For the 24 million Americans who live with diabetes, the last thing any of them wants to hear is yet another complication linked with the condition. Unfortunately, the Center for Disease Control (CDC) has found that those with diabetes have an increased risk for periodontal disease, which therefore makes good dental health crucial for living well with the condition.
Recent research by the CDC has found that people living with diabetes are twice as likely to develop periodontal disease than those who do not. Since diabetics are more susceptible to bacterial infection, this includes being susceptible to infection of the gums. In addition, this situation is a double-edged sword, as severe periodontal disease–periodontitis–can affect blood sugar control and therefore push along the progression of the diabetes.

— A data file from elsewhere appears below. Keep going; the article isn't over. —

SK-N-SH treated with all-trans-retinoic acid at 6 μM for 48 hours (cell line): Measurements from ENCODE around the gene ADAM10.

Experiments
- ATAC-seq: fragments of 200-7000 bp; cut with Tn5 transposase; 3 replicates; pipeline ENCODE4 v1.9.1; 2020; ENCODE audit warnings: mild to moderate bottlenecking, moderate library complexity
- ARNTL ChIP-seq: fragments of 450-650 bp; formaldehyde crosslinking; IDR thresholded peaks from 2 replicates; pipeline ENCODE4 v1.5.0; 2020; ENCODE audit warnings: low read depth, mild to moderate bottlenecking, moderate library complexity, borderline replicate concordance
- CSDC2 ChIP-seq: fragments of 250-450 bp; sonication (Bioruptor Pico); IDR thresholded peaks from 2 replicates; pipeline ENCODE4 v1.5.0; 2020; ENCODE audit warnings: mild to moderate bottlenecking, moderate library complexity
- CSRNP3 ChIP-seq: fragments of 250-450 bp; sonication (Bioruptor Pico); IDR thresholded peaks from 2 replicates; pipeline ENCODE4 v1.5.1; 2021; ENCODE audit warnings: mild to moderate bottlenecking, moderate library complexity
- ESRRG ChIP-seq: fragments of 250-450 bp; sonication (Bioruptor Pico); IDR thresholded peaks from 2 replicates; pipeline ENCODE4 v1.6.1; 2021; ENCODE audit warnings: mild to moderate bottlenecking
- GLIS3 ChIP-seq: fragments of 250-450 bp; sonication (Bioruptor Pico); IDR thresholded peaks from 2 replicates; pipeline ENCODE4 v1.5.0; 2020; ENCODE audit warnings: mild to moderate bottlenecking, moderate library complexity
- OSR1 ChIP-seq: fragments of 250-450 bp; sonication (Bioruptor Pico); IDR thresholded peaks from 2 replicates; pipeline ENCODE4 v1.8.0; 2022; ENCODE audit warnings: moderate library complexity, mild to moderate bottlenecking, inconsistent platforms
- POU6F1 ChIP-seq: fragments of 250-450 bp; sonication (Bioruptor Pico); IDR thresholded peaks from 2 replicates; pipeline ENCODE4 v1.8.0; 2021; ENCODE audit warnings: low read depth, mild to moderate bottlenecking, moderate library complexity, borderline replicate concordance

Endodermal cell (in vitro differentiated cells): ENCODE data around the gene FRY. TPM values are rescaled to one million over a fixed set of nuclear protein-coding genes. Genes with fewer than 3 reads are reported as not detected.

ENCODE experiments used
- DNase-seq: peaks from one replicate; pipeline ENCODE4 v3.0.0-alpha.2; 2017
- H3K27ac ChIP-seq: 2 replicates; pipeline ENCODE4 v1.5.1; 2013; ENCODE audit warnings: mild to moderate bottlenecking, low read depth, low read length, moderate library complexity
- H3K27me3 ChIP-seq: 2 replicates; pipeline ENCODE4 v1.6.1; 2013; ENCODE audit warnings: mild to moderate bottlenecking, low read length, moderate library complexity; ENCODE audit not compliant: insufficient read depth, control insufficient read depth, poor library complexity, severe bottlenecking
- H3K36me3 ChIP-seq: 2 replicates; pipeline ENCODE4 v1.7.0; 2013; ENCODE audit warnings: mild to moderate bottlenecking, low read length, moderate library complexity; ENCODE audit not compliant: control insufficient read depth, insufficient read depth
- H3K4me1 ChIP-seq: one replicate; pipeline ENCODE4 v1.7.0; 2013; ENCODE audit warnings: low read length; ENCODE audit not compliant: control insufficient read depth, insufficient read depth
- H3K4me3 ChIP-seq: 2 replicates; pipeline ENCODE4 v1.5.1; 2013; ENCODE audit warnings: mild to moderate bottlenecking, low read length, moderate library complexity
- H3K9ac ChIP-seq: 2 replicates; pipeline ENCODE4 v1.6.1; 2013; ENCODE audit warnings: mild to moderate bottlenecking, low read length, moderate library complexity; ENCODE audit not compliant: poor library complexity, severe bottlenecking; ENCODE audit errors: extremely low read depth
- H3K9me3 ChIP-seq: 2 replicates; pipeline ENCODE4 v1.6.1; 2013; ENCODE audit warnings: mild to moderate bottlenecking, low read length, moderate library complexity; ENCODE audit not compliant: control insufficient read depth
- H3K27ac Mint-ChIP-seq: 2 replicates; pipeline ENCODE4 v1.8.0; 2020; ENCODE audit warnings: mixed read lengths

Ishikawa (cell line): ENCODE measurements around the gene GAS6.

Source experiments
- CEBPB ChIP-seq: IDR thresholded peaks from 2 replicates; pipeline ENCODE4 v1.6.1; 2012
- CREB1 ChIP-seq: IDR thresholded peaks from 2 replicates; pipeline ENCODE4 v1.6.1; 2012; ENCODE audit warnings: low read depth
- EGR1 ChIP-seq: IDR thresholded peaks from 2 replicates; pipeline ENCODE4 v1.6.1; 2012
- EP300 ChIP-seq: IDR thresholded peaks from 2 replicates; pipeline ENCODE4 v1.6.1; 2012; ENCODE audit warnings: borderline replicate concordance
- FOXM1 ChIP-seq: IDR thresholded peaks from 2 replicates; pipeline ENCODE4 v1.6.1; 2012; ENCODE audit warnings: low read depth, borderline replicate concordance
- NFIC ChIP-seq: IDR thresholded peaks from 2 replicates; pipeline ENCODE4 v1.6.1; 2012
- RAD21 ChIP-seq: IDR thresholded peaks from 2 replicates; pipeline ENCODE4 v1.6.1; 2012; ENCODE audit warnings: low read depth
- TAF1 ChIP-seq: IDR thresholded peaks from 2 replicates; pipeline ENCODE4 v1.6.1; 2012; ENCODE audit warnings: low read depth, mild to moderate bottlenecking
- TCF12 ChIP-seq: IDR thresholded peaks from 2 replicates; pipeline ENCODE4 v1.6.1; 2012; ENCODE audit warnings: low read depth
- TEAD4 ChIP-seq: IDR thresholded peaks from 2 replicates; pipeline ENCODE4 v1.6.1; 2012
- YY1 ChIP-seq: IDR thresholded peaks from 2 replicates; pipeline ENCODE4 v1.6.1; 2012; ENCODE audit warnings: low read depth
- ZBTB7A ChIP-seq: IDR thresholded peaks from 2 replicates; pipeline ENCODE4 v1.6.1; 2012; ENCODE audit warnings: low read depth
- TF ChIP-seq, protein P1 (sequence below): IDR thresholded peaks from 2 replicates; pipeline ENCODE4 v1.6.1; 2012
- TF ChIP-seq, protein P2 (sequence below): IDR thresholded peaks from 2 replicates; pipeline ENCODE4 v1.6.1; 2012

From the article:
“Overall, there is low awareness among the diabetes community about the association between oral health and the short and long-term implications it may have on a successful, comprehensive diabetes management plan,” said Dr. Maria Emanuel Ryan, a professor of oral biology and pathology at Stony Brook University in Stony Brook, N.Y. “One of the many complications of diabetes is a greater risk for periodontal disease. Poor control of diabetes can cause various adverse effects in the mouth, such as salivary gland dysfunction, dental caries and oral infections. If you have oral infection and inflammation, it’s much more difficult to control blood glucose levels. Intensive periodontitis treatment significantly reduces levels of A1C, a measure of glucose control over the prior two to three months.”
As November is conveniently National Diabetes Awareness Month, if you know someone who has diabetes, please point them towards the above-linked article or toward asking their doctor or dentist questions about their dental health. Diabetes complicates lives enough without having to worry about periodontal disease even if you practice good oral hygiene.